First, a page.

Date of Award

2010

Degree Type

Dissertation

Degree Name

Doctor of Philosophy (PhD)

Department

History

Abstract

Between 1912 and 1930, taxi dancers joined thousands of unmarried working-class women who moved beyond the domestic sphere to actively engage in public, market-oriented roles that transformed urban culture. During this time, a new form of commercialized entertainment emerged to bridge women's work with the popularity of social dance. Taxi dance halls or "closed dance halls" were unregulated commercial dance venues where taxi dancers contracted their services as female dance instructors to a male-only clientele. Occupying an ambiguous line between "illicit" and respectable entertainment during the 1920s, taxi dance halls catered to the transient, non-family, and socially isolated men for whom no adequate provisions for public dancing had been made. Despite moral reformers' efforts to stigmatize taxi dancing as a "deviant" occupation that bordered on prostitution, many working women justified taxi dancing by the high wages that they received.

With this as a contextual framework, my dissertation examines the emergence of taxi dancing as a profession for working-class women, tracing its rise in popularity in the 1920s and 1930s and slow decline in the post-World War II period. Taxi dancers' work culture, the circumstances of their employment, their work conditions, and the changing nature of services and clientele will be the primary focal point. The socio-economic and cultural meanings for both women workers and male patrons of the taxi dance hall will be discussed in the context of larger national issues relating to women's work, gender constructions, and race and class identity during the early to mid-twentieth century.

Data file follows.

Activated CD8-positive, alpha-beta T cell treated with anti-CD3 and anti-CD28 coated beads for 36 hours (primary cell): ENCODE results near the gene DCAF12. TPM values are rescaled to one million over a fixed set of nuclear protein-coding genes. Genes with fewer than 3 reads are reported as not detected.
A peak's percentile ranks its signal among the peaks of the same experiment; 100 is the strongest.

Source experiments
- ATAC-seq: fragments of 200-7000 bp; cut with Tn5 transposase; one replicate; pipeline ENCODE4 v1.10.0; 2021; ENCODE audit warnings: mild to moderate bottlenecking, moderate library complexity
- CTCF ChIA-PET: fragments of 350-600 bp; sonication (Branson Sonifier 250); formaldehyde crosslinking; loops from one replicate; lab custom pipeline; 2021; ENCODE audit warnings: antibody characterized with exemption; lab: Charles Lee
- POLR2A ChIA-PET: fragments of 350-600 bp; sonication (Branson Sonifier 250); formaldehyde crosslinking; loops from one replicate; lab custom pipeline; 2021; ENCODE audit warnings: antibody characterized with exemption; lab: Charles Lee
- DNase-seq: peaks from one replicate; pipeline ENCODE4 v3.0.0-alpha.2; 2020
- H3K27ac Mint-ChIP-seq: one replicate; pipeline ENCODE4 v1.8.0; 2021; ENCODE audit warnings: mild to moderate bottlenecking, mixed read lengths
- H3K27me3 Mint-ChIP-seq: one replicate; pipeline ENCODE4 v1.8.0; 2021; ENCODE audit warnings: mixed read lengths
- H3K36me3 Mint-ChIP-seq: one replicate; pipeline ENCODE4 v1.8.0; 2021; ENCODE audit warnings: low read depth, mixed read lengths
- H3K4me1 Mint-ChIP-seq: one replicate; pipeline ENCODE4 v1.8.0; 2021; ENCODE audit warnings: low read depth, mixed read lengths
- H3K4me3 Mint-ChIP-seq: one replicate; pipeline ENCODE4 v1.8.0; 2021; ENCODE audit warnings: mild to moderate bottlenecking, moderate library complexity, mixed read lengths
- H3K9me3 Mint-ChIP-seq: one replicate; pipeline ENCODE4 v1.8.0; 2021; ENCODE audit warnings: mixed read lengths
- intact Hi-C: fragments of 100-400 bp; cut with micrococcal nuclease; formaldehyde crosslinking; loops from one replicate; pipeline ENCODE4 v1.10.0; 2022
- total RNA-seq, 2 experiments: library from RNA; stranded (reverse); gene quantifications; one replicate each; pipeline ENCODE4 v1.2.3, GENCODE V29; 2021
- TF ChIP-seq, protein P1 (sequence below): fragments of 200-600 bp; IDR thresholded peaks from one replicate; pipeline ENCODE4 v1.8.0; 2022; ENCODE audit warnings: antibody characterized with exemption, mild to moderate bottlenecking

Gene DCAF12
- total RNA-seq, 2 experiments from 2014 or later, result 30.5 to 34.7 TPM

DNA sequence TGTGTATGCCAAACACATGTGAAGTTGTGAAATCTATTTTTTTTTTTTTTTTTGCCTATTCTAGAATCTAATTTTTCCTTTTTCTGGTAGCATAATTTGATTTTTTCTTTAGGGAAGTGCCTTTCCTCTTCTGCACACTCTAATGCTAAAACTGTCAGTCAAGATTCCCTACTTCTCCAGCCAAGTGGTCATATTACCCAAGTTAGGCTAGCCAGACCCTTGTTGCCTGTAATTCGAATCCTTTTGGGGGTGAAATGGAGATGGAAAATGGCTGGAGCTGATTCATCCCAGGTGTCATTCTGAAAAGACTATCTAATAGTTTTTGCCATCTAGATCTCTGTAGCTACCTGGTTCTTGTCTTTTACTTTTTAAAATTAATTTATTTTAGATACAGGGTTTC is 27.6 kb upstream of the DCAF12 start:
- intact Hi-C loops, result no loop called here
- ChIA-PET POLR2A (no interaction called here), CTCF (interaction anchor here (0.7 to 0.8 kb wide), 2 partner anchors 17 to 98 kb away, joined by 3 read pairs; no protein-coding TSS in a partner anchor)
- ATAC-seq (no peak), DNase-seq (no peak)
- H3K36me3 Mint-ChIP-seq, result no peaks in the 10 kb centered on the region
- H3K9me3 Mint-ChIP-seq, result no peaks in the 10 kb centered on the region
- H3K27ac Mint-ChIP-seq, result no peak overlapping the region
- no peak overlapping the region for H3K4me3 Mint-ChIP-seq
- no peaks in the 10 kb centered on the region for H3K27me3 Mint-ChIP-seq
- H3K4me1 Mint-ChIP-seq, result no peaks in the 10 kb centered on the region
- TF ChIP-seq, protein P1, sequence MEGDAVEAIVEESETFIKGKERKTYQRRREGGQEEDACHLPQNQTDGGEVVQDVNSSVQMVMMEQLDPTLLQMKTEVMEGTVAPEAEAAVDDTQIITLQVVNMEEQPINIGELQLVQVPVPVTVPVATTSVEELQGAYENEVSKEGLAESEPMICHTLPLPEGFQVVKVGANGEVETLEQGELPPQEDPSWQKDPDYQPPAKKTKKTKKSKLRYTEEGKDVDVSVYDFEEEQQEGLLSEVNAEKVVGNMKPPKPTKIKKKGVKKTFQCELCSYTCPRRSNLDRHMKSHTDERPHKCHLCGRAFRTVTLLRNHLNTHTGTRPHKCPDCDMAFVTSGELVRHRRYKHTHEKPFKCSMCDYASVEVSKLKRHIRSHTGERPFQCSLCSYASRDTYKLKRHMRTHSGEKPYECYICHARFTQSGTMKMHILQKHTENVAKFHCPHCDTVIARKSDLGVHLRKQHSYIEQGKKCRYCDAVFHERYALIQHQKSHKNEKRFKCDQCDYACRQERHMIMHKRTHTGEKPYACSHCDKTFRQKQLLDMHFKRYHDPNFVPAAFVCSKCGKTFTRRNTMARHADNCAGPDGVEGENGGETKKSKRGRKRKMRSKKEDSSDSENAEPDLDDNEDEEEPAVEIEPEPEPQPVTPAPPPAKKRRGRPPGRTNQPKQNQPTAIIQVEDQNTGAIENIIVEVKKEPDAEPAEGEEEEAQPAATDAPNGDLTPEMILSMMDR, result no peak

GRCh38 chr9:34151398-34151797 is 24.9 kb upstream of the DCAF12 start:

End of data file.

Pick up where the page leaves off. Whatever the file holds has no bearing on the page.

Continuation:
Comments

By the author's request, access to the full text of this document is only available to current students, faculty, and staff of Loyola University Chicago.

Creative Commons License

Creative Commons License
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